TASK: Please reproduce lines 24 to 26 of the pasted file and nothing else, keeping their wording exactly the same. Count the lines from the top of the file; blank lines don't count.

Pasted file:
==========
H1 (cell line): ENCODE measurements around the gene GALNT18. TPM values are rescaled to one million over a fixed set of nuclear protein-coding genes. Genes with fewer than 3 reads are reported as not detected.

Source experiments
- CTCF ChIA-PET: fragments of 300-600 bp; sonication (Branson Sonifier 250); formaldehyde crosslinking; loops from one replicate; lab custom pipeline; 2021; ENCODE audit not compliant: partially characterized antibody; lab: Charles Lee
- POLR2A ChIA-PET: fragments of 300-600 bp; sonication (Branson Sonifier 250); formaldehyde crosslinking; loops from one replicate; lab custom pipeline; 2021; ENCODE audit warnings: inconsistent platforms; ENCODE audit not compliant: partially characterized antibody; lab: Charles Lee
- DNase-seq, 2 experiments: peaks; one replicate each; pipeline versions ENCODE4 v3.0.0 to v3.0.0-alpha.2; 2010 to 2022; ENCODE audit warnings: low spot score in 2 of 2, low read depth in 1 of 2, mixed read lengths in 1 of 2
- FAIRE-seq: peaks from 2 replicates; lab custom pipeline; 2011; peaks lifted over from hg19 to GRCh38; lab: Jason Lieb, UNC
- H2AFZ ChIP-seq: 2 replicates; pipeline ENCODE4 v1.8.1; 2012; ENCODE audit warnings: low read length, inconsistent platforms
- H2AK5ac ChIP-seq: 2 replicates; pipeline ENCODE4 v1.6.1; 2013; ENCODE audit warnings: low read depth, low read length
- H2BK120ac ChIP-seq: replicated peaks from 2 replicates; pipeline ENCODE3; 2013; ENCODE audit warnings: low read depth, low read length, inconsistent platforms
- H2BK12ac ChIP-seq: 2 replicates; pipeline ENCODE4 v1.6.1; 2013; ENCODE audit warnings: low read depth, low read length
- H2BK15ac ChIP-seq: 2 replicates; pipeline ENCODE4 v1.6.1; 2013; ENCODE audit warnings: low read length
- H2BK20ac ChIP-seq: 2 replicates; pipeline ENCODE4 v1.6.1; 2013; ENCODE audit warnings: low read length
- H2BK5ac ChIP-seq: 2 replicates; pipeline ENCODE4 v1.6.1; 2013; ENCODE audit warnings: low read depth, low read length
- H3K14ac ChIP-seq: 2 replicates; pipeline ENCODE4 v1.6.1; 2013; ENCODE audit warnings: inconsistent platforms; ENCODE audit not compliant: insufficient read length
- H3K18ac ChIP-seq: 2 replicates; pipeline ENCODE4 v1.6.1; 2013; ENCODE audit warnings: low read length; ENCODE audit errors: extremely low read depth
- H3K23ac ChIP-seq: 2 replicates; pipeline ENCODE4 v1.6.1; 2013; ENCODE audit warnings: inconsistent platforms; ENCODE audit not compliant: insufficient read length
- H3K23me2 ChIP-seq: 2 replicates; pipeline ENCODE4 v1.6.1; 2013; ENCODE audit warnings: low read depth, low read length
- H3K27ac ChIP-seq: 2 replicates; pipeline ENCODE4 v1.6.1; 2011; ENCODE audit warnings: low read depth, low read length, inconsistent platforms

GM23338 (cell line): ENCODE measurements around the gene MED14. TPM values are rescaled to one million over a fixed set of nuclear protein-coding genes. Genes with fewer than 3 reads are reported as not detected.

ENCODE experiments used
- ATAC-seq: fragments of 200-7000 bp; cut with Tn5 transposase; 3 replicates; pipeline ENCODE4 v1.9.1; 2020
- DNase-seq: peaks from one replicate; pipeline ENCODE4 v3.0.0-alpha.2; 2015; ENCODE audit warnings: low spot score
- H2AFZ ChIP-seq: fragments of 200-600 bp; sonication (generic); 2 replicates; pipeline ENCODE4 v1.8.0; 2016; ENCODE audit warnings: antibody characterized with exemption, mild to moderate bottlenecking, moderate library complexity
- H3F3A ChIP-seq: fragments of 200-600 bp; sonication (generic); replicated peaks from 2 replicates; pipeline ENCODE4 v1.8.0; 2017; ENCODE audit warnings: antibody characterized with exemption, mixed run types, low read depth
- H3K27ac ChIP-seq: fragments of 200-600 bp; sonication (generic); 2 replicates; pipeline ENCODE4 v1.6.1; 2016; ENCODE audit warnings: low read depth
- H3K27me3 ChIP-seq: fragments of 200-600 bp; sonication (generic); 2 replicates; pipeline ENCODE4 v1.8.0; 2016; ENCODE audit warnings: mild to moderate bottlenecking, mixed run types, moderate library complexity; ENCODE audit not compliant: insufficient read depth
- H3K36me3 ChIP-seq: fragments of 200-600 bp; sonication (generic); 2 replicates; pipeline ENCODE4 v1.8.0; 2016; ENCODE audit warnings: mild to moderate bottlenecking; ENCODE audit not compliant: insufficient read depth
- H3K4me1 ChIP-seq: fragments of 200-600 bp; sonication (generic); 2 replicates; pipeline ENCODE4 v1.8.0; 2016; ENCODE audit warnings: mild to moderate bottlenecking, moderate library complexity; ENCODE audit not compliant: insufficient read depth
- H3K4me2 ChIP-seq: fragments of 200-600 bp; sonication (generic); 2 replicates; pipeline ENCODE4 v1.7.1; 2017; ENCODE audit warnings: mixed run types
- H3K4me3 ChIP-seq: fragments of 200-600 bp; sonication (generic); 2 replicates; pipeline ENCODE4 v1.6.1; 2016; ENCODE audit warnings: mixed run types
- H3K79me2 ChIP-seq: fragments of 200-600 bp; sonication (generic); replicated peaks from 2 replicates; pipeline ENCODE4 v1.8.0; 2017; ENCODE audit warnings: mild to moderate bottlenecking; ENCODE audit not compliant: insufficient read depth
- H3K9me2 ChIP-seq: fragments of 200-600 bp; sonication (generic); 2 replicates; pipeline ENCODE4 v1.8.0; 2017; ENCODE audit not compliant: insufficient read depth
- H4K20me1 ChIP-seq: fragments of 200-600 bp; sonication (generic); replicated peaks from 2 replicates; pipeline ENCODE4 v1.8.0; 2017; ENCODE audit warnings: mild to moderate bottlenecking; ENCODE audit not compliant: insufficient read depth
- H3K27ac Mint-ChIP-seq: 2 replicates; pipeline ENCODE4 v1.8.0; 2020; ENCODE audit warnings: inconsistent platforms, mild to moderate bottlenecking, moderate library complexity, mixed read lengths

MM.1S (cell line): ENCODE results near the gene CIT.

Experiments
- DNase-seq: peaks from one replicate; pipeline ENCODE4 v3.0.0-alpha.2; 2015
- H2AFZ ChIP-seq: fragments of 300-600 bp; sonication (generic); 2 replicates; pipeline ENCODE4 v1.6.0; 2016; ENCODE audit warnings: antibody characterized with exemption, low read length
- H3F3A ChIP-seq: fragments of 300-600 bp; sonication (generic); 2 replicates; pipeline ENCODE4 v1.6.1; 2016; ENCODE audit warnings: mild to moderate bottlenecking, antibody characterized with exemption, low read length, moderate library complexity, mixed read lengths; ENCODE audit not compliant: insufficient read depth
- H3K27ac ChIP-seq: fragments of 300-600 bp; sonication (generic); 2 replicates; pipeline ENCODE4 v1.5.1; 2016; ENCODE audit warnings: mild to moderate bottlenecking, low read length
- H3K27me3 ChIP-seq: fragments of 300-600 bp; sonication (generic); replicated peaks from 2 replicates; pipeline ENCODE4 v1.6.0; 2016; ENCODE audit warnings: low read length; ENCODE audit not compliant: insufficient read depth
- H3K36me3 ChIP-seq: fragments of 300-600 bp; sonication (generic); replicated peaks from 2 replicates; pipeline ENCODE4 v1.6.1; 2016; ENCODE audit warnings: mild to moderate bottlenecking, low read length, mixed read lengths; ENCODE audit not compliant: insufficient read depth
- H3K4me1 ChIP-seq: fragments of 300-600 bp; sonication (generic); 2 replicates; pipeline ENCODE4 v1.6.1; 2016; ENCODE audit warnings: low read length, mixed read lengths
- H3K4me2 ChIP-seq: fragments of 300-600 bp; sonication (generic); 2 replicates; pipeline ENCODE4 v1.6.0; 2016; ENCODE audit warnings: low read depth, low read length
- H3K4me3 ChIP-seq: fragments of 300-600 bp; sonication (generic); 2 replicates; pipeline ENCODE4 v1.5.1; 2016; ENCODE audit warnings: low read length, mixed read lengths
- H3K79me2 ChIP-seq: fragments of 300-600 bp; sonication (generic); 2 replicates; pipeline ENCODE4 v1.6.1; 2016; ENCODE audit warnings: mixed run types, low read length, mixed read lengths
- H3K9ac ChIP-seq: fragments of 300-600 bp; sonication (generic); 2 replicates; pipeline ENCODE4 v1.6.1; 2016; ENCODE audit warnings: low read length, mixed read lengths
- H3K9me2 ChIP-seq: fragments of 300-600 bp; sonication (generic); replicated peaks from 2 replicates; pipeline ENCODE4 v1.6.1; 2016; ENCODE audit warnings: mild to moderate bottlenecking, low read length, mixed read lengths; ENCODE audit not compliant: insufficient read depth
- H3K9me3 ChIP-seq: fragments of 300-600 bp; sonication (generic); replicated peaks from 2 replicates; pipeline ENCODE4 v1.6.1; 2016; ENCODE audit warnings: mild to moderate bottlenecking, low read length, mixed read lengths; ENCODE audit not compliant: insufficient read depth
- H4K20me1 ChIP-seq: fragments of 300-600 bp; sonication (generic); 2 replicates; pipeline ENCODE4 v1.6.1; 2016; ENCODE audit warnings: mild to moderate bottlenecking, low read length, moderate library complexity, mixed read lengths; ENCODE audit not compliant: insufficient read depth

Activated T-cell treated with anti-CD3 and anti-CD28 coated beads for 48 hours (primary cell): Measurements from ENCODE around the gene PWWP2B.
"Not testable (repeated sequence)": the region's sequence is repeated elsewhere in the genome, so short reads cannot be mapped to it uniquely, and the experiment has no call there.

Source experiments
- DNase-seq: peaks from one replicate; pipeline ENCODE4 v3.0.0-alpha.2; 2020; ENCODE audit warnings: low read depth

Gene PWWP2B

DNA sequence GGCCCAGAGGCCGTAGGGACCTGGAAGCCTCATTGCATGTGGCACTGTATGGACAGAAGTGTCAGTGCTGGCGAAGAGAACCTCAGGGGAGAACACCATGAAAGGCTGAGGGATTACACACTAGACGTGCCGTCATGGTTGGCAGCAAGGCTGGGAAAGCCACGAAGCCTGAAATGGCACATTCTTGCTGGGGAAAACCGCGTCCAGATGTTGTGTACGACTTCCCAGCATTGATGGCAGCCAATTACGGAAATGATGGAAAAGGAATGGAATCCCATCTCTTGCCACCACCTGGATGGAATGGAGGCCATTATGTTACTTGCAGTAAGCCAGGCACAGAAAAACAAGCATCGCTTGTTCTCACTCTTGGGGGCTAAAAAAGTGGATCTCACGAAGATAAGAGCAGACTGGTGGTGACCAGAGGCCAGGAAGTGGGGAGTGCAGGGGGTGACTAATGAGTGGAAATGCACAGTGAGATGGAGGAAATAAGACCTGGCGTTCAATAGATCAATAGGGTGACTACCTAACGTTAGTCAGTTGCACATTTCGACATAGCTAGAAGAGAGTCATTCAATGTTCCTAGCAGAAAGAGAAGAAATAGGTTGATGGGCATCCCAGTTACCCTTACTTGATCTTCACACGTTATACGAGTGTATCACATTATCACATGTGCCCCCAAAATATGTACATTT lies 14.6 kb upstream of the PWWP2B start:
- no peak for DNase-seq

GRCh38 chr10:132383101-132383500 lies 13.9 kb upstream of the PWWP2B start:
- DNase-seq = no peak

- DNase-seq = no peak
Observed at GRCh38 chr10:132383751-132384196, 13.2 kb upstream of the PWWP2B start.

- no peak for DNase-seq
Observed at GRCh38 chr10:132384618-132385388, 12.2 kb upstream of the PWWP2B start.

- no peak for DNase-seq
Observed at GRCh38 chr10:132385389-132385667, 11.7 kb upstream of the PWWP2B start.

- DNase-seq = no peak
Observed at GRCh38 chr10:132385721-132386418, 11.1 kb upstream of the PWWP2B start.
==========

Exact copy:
- H3F3A ChIP-seq: fragments of 200-600 bp; sonication (generic); replicated peaks from 2 replicates; pipeline ENCODE4 v1.8.0; 2017; ENCODE audit warnings: antibody characterized with exemption, mixed run types, low read depth
- H3K27ac ChIP-seq: fragments of 200-600 bp; sonication (generic); 2 replicates; pipeline ENCODE4 v1.6.1; 2016; ENCODE audit warnings: low read depth
- H3K27me3 ChIP-seq: fragments of 200-600 bp; sonication (generic); 2 replicates; pipeline ENCODE4 v1.8.0; 2016; ENCODE audit warnings: mild to moderate bottlenecking, mixed run types, moderate library complexity; ENCODE audit not compliant: insufficient read depth